Some of the names on the move ahead of the open.
The following stocks could give investors a wild ride this month after earnings.
Amazon and Netflix series both won top awards at the Golden Globes, highlighting the challenge to broadcasters from streaming services.
One trader is tackling 2015 with investments that play off strong industry currents that won't be fazed by any headwinds.
Some of Tuesday's midday movers:
Roku's Chief Executive Anthony Wood remained quiet about the company's IPO plans.
Dish's new Web-TV service will allow you to stream ESPN over the Web. Re/code reports.
Roku announced the launch of new smart TVs, partnerships with Best Buy, Insignia, and Haier—and even the addition of 4K streaming.
For years, people have been declaring the death of pay TV at the hands of download companies like Netflix. But that moment has not yet arrived.
Underneath the euphoria of an improving job market, there's one nagging statistic and it reveals the real job killer, says Peter J. Tanous.
"The Interview" may be coming soon to a theater near you after all.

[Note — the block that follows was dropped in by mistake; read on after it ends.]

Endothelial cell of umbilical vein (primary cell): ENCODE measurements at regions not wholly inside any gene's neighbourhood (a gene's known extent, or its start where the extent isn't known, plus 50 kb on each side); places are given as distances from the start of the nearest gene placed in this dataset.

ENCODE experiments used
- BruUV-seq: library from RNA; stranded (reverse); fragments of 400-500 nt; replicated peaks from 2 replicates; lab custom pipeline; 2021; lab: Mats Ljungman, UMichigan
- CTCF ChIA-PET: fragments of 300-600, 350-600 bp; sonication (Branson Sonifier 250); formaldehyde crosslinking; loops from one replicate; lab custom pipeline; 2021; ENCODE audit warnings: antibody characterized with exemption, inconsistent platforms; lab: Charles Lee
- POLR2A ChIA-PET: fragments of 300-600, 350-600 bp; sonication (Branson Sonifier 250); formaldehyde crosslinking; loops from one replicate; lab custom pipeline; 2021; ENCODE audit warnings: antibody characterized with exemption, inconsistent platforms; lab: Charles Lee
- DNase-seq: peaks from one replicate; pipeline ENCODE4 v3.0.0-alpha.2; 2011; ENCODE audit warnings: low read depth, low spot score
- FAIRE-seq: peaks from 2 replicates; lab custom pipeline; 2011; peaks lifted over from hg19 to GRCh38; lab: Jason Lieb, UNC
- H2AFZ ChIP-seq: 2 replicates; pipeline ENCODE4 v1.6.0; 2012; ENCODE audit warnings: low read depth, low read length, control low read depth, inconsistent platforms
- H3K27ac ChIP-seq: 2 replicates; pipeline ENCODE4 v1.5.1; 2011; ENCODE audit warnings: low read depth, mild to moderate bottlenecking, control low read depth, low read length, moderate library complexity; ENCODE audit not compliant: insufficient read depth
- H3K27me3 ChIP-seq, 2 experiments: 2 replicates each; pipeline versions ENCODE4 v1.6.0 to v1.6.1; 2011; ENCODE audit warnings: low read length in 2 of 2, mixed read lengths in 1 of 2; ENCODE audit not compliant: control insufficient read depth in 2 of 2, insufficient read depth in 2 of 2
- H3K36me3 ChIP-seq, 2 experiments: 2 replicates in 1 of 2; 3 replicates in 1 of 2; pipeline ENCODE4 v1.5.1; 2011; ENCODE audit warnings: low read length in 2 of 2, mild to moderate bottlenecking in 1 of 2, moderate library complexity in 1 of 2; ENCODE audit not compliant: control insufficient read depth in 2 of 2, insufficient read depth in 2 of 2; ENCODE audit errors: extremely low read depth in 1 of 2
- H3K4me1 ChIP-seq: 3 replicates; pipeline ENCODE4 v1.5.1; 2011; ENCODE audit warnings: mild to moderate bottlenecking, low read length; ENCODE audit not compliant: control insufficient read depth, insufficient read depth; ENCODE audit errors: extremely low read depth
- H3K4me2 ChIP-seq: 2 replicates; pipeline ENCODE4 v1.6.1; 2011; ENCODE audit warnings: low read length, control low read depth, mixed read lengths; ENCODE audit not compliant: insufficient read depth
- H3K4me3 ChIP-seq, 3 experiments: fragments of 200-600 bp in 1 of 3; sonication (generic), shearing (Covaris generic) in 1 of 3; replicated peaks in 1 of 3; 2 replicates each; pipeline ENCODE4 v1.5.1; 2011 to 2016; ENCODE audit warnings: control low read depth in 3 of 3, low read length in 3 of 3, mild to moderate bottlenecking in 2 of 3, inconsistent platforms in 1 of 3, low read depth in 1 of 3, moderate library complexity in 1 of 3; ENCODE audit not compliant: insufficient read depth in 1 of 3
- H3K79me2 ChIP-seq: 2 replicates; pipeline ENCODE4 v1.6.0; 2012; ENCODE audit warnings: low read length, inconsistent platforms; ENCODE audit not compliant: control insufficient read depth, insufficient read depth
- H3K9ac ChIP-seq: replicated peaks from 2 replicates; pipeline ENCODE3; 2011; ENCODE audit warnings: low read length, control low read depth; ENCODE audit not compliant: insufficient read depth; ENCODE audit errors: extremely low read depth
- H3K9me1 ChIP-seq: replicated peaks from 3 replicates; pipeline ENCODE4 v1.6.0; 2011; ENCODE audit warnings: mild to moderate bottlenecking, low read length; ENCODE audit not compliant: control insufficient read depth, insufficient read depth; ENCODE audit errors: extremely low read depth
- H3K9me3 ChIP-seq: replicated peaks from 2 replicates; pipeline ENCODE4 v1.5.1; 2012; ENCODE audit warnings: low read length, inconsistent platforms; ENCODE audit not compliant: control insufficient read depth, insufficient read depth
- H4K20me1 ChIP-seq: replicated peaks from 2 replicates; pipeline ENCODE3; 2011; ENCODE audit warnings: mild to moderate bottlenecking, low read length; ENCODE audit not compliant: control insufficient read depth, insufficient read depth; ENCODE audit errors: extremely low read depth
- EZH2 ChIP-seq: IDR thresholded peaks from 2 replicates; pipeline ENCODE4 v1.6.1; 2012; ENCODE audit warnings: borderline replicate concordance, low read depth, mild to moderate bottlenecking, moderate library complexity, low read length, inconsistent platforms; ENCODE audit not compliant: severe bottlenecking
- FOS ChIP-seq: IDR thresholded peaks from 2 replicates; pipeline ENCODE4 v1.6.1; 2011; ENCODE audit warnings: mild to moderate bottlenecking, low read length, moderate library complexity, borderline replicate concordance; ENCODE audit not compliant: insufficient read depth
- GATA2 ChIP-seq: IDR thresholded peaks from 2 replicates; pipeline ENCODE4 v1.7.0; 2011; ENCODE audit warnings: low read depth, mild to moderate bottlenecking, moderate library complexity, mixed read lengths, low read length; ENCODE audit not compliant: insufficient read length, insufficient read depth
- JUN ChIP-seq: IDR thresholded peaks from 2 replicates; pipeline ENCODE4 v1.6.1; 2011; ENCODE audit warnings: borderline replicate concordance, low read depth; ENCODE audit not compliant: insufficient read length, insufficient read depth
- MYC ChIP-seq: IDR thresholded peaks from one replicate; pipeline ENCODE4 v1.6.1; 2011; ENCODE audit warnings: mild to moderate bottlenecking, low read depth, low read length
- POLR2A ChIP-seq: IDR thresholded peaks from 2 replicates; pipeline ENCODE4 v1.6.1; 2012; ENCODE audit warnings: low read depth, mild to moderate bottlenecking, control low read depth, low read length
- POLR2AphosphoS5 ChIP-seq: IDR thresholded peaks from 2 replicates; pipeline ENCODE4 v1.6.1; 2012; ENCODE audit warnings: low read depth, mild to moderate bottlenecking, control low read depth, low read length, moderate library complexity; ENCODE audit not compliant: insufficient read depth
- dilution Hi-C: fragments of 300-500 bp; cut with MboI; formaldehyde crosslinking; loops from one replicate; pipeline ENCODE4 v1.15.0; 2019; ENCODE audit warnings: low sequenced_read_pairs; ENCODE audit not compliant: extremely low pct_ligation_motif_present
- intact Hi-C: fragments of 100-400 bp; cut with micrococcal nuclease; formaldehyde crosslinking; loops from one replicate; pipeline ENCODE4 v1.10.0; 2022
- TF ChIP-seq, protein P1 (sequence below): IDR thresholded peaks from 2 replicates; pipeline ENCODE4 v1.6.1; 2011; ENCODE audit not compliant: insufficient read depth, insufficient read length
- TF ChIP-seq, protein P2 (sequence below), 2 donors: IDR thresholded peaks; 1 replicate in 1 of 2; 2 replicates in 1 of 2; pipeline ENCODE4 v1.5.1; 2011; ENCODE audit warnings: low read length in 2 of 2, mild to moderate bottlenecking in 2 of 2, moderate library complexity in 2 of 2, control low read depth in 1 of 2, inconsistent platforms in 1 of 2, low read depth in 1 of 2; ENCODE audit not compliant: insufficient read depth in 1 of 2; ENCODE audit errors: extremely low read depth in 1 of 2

Sony will release its controversial film "The Interview" online Wednesday, with $5.99 rentals available from a variety of sites.
Microsoft won the software game by selling its Windows suite to the biggest companies. Scott Guthrie's job is to reach some of the smallest.
Carter Worth says it's about to get even worse for shares of Netflix.
Xiaomi is likely to be the biggest smartphone maker you've never heard of. Here's how it has come to challenge Apple and Samsung.
Elon Musk has lost more than $1 billion on his Tesla holdings alone in the last month, but he may be a lot happier next year, if analysts are right.
Some of Wednesday's midday movers:
RBC Capital Markets sees brighter times ahead for Internet stocks. Here are its top picks for 2015.
A look at the massive hack attack at Sony and the nastiness it revealed, with The New Yorker's Ken Auletta. It becomes a real business changer for a lot of people in Hollywood, says Auletta.
Henry Blodget, Business Insider editor-in-chief & CEO, and CNBC's Jon Fortt, discuss negative reviews for the new Netflix series, "Marco Polo."